Georgian Foreign Ministry said Russia “tries to annex” breakaway South Ossetia through so called treaty on “alliance and integration” which Moscow plans to sign with Tskhinvali early next year.
The move will come few months after Moscow signed treaty on “alliance and strategic partnership” with Georgia’s another breakaway region of Abkhazia in late November. The draft agreement with South Ossetia envisages much deeper integration of the region with Russia than the one signed between Moscow and Sokhumi last month.
Draft treaty with South Ossetia, if signed in its current form, will formalize merger of the breakaway region’s many key structures with those of the Russian Federation.
According to the draft treaty defense, security, law enforcement and cust0ms agencies of the breakaway region should become part of relevant ministries and agencies of the Russian Federation. Border crossing point at Roki tunnel, which links the breakaway region with Russia, will be removed, according to the draft.
Vladislav Surkov, Russian President Vladimir Putin’s aide in charge of overseeing Moscow’s relations with breakaway regions of Abkhazia and South Ossetia, was in Tskhinvali where he met breakaway region’s leader Leonid Tibilov on December 22.
Surkov said, according to reports from Tskhinvali, that working on the new treaty will be completed before the end of January, 2015.
“Of course now it isn’t the best of times for Russia – sanctions and oil price fluctuations contribute to it, but we assure you that we are ready for further cooperation and increase of financing will continue,” Surkov was quoted by Tskhinvali-based news agency, RES, as saying at a meeting with Tibilov on December 22.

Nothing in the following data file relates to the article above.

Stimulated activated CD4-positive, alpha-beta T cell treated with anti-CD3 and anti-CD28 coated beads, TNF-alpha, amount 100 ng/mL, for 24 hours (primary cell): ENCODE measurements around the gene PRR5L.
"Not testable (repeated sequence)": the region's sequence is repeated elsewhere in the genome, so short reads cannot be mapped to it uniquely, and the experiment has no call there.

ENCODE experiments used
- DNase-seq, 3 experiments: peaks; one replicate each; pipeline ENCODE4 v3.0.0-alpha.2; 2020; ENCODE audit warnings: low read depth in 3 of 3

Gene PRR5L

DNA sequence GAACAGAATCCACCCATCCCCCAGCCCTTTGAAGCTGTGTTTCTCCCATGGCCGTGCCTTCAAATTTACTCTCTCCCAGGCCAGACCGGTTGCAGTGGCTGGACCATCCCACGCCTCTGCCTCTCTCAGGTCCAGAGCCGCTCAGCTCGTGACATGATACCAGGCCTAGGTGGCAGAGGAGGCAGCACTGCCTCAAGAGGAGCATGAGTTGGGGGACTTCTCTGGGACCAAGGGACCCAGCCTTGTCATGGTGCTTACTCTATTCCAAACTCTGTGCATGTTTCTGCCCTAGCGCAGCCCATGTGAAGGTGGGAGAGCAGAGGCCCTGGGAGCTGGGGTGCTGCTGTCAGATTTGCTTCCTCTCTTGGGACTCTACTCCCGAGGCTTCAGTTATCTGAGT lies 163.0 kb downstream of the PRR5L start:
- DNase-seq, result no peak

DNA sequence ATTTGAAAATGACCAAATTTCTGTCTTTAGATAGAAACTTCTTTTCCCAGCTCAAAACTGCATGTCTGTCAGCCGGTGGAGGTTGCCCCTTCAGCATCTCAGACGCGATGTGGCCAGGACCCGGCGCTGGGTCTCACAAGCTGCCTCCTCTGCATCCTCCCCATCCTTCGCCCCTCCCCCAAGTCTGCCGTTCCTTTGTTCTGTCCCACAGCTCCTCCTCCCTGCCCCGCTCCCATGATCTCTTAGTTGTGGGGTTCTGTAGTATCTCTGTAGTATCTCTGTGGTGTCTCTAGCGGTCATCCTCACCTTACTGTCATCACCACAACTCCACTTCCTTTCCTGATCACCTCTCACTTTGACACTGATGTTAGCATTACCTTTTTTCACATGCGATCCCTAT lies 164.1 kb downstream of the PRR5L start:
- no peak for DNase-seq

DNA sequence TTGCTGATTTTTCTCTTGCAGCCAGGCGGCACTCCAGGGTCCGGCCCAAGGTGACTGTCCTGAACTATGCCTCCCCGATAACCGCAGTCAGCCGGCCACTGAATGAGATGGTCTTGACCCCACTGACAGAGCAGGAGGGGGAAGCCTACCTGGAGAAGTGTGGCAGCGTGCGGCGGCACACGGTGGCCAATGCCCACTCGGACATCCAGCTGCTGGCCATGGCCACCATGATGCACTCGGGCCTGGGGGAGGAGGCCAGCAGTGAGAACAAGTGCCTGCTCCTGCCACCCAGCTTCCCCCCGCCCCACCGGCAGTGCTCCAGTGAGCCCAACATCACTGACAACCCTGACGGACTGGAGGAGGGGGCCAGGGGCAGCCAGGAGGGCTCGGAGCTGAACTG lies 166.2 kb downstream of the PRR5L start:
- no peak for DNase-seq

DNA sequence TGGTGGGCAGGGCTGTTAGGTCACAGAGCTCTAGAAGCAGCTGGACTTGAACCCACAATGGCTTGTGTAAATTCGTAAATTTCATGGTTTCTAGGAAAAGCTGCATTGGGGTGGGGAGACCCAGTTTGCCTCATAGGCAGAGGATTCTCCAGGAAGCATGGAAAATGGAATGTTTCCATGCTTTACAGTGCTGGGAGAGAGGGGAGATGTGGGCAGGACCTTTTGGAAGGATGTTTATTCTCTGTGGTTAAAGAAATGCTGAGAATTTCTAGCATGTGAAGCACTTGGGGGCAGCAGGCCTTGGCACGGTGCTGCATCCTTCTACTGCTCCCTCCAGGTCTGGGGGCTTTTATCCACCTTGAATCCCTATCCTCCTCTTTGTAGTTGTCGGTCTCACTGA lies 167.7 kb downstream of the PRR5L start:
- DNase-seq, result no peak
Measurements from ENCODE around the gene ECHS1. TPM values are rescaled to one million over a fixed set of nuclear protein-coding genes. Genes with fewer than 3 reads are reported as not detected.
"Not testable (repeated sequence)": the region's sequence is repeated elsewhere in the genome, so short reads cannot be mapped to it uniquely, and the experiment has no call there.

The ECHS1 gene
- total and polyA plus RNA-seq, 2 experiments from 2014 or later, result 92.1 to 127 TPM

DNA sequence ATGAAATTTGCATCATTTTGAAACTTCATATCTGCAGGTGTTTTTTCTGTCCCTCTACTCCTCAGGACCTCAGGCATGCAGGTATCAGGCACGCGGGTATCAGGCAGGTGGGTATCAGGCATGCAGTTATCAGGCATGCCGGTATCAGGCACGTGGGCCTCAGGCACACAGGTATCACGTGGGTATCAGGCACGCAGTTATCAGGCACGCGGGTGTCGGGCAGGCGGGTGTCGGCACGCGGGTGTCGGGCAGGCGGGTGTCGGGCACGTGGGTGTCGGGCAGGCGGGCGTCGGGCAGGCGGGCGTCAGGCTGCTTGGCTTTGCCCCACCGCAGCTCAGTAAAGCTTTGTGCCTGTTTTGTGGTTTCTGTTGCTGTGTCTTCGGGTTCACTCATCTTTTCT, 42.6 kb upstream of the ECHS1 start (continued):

“South Ossetia and Russia will continue to deepen integration process,” Tibilov said.
In a statement on December 22 the Georgian Foreign Ministry said that the planned treaty between Moscow and Tskhinvali represents “continuation of Russia’s aggression” against and “occupation” of Georgian territories.
It said that any form of integration of Georgia’s breakaway regions with Russia represents act of “aggression, occupation and de facto annexation.”
The Georgian Foreign Ministry has called on the international community to assess appropriately Russia’s intention and to exert “pressure” on Moscow to prevent signing of this treaty.
It also said that “unanimous international support will be decisive” for putting an end to Russia’s “continued military aggression, occupation and eventual annexation” of Georgia’s breakaway regions.
Commenting on planned new treaty with Russia, breakaway South Ossetia’s leader, Leonid Tibilov, said on December 10 that he has offered Moscow to consider region’s deeper integration into Russia, including possible full accession of South Ossetia into the Russian Federation.
Calls for joining Russia were frequently heard from Tskhinvali before the August, 2008 war; the issue was emerging time after time since then. Anatoly Bibilov, whose United Ossetia party won majority of seats in breakaway South Ossetian parliament in June, and who was elected as speaker of the legislative body, was running a pre-election campaign on the promise of holding a referendum on joining the Russian Federation, but no such vote has yet been scheduled in the breakaway region.